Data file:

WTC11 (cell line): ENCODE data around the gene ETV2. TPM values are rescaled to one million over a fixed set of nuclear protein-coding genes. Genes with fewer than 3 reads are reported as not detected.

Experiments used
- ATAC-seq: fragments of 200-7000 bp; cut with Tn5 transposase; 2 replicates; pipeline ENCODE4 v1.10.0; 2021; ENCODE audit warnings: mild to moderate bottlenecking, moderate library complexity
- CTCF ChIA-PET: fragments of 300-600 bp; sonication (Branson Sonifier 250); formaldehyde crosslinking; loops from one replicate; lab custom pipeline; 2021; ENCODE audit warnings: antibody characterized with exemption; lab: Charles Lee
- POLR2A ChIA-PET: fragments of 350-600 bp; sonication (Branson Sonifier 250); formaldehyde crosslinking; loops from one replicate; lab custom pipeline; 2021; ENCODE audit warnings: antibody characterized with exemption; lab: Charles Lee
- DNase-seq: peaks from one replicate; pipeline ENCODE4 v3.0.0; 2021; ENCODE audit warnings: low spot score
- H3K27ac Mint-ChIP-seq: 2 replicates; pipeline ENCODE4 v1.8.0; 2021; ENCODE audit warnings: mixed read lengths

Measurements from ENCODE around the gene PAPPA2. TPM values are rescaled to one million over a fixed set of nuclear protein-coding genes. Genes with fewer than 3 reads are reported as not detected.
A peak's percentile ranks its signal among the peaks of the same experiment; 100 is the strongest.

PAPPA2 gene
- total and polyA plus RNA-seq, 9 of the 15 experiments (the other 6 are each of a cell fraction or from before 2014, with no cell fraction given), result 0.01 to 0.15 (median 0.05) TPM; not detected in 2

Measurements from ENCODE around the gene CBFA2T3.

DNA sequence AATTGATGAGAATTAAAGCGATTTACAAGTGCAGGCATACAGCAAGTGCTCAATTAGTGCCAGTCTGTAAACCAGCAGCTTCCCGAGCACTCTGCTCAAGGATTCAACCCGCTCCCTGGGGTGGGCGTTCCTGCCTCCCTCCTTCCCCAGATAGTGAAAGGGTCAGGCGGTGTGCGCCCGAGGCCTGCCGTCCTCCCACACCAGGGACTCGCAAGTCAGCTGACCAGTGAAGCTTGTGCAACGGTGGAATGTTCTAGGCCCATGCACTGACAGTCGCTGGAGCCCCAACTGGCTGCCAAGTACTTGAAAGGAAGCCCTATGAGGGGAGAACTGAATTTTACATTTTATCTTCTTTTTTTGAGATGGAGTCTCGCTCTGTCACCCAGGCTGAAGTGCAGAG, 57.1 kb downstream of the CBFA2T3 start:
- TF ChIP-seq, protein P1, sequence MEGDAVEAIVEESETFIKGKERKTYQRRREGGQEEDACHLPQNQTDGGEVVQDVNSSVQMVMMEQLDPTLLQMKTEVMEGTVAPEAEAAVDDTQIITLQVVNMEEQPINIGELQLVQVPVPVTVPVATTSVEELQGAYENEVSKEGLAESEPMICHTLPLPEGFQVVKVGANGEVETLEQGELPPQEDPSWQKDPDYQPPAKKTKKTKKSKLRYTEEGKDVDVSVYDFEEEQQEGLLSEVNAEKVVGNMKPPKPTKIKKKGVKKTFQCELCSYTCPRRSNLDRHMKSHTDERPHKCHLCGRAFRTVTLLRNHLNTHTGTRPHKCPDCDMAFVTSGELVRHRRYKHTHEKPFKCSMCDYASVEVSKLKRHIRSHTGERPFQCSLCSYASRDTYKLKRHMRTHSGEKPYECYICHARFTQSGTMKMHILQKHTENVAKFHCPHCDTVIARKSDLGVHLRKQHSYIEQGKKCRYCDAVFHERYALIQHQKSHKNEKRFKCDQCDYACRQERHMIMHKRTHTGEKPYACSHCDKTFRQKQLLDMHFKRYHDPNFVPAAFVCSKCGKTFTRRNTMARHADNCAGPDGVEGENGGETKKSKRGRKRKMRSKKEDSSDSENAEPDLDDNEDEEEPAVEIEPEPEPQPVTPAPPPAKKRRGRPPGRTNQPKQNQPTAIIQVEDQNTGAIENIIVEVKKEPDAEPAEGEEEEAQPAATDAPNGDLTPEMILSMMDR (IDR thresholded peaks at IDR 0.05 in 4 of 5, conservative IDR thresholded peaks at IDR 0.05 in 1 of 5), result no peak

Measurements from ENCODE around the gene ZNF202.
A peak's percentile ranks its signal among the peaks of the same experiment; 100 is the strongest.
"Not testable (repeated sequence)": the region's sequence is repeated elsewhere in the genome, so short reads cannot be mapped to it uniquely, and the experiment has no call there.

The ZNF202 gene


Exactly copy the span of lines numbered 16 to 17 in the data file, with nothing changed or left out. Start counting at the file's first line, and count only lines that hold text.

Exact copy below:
A peak's percentile ranks its signal among the peaks of the same experiment; 100 is the strongest.
"Not testable (repeated sequence)": the region's sequence is repeated elsewhere in the genome, so short reads cannot be mapped to it uniquely, and the experiment has no call there.